I recently hosted a discussion through Connectory Chicago with Dennis Boecker of Bosch, Sente Foundry's long-time partner, about the unique effects of the COVID-19 pandemic on corporate innovation and startups. In this second article of my series about Intelligent Growth, I will share some of our discussion insights.
How does a pandemic impact corporations and startups?
It is no secret that Covid-19 is a terrible crisis that the world was unprepared to handle. But the pandemic is also spurring innovation, as firms come up with new ways to keep making existing products despite disrupted supply chains and a demand collapse amid self-isolation. Some are changing the very way they innovate as pandemic has upended nearly every aspect of life. From the personal, how people live and work, to the professional, how companies interact with their customers, companies are morphing to meet customers where they are. This may mean changing how customers choose and purchase products and services or how supply chains deliver them.
With that said, doing anything novel at large firms typically involves a significant amount of capital due to traditional corporate structures. While companies preserve cash to stay liquid as revenues dry up, fresh investments are the last thing on most corporate leaders' minds. They are mainly focusing on maintaining business continuity, especially in their core. Executives must weigh cutting costs, driving productivity, and implementing safety measures against supporting innovation-led growth. Unsurprisingly, this also means investments in innovation are suffering.
Prioritizing innovation today is the key to unlocking post-crisis growth. At times of volatility, it is an uncomfortable act to create a balance between long-term growth and short term adjustments required to maintain the vitality of the core businesses. However, when faced with economic, geopolitical, and technological uncertainty, corporations will need to adopt creative strategies to sustain. Non-traditional investment strategies need to find a spot on the corporate agenda as they can evolve into viable and vital sources of return.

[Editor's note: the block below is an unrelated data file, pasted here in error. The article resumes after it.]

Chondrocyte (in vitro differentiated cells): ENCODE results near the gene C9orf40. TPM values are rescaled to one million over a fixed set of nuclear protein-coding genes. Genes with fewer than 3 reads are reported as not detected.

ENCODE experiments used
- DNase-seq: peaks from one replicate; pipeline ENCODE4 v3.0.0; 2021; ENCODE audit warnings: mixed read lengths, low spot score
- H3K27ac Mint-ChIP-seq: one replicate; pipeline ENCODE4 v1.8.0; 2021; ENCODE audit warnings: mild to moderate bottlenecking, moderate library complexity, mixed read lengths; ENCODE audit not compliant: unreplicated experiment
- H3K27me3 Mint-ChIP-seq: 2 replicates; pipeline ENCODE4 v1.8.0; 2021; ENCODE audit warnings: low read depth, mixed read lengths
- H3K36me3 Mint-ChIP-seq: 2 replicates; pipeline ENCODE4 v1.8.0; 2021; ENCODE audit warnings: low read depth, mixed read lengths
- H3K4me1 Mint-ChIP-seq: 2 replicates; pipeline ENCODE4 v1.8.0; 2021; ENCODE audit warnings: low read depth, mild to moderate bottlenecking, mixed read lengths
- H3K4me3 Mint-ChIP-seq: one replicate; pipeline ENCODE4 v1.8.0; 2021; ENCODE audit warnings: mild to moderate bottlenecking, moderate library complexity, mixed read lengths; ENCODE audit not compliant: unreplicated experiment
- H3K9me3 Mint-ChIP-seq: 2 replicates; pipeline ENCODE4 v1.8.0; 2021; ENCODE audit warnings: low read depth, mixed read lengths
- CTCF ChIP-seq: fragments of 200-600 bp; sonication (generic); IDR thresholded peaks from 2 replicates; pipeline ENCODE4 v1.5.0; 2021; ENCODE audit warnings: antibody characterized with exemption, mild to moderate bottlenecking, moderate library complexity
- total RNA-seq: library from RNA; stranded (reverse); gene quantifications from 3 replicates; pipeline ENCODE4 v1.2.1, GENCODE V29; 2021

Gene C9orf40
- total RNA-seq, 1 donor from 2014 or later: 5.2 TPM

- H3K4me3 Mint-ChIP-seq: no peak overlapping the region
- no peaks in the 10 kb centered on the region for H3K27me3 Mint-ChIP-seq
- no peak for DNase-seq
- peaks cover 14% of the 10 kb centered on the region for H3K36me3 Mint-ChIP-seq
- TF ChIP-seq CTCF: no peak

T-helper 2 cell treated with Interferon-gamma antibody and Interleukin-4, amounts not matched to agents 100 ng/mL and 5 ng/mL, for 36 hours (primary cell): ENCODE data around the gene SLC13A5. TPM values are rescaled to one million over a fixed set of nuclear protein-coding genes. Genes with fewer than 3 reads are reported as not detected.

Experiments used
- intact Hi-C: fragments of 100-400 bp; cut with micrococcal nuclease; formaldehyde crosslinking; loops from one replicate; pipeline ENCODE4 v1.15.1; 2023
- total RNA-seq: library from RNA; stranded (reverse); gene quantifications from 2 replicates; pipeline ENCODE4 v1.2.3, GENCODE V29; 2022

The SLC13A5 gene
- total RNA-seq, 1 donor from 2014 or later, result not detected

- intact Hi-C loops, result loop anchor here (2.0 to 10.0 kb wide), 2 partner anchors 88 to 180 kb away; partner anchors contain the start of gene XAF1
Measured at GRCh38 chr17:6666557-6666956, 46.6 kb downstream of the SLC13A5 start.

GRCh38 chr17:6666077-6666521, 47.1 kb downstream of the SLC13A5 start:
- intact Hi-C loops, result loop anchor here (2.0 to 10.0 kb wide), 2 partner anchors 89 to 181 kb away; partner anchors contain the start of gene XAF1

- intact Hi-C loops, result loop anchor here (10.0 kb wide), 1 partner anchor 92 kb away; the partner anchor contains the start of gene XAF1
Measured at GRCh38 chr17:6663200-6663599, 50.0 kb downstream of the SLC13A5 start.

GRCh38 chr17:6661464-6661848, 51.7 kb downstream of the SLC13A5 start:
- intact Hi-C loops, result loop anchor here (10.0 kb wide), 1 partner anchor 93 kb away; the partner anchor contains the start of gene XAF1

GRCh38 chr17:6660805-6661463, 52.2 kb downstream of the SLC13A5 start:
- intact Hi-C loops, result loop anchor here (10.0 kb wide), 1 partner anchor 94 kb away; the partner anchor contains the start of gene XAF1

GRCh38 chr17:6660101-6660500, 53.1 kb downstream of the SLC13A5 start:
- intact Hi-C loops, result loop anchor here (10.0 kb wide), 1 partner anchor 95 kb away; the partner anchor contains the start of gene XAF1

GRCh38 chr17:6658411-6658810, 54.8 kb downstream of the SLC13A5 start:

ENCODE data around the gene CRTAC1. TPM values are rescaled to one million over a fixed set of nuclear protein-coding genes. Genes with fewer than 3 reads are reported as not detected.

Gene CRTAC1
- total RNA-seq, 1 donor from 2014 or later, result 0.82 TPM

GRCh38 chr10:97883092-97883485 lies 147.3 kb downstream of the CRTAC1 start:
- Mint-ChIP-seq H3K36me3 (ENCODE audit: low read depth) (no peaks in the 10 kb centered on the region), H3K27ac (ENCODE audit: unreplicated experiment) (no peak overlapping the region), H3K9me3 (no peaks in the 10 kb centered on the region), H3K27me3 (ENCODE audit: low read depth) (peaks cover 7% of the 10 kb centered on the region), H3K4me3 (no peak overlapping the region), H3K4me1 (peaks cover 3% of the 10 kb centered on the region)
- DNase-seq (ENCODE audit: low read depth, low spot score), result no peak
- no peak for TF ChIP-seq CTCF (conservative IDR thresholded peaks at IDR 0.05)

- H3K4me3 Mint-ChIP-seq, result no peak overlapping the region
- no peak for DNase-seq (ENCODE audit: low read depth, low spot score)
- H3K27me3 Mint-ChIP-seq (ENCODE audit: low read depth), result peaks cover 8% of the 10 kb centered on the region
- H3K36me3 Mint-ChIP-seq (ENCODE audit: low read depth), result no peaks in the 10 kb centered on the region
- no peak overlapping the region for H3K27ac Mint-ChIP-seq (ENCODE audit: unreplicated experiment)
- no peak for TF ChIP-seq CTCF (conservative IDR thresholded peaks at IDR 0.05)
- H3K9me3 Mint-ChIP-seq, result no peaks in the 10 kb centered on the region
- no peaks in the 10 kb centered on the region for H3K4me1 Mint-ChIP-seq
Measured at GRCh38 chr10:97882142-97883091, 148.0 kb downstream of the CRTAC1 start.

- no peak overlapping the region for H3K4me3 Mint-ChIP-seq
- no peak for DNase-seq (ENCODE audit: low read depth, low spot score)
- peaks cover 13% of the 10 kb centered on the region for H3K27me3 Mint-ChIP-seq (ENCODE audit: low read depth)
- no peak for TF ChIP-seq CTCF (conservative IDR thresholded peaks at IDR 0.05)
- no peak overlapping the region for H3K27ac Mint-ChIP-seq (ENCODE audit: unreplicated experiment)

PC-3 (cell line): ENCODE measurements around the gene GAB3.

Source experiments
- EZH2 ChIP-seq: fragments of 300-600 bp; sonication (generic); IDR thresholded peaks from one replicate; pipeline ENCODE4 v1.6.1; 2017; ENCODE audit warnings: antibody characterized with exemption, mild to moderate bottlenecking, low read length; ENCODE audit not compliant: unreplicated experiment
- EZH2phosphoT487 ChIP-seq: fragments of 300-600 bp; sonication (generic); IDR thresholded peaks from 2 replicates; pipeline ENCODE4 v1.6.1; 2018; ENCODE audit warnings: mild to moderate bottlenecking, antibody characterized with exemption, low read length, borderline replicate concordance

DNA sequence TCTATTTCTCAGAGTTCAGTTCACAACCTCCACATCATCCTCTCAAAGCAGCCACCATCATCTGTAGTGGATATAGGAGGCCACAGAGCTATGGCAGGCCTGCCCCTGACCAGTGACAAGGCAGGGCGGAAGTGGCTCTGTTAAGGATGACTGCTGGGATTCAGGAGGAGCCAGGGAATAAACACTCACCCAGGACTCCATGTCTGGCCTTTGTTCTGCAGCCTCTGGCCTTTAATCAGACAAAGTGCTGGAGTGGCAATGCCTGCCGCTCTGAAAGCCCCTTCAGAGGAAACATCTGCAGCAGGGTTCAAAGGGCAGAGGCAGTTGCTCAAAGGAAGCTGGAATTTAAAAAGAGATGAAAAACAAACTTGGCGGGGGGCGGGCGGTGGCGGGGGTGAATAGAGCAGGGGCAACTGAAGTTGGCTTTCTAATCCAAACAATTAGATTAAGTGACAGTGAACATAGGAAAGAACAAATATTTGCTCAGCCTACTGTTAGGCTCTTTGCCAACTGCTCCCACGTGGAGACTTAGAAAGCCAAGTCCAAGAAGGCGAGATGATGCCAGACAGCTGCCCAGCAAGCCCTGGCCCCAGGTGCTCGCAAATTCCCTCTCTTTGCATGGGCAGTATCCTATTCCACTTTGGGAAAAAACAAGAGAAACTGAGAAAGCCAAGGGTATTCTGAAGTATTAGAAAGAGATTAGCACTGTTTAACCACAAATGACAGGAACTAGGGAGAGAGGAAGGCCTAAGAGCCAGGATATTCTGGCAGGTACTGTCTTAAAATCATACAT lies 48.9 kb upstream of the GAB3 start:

The Covid-19 crisis provides a fertile ground for outside innovation that will soon challenge the corporations' status quo.
Besides being expensive, corporate innovation has also historically been insular. This closed approach carries an opportunity cost. For example, generally, large companies do not use or affordably license most of their patents, which could drive innovation rapidly and at scale.
Some corporations are rethinking this tradition. On April 21st, Microsoft, once a staunch advocate of the "walled garden" approach to software, declared its support for the open-data movement.
Big companies have primarily favored the advice of insiders and elite consultancies over the wisdom of the crowds. This, too, is changing. Ericsson is now investing more in open-source software and engaging customers in open-innovation efforts to speed up the adoption of its 5G kit.
During periods of uncertainty and doubt, businesses and consumers are more willing to change their behavior and try innovative products and services that are more productive, cheaper, and faster. Innovation takes root and typically gains significant market share during tumultuous times. Uber, Airbnb, and Instacart all started in times of turbulence.
Is the only answer to this global challenge startup engagement?
No. But, how corporations engage with startups will need to be part of it. However, this requires an open mind as startups provide hints to how the customer needs and behavior is changing.
Startups are efficient and flexible at identifying and quickly addressing new opportunity areas created by the changing landscape. Working with them will also help corporations increase the pace for re-evaluating the innovation initiative portfolio and ensuring resources are allocated appropriately as a balanced allocation of resources to maintain the core's strength and create optionality for new areas of growth.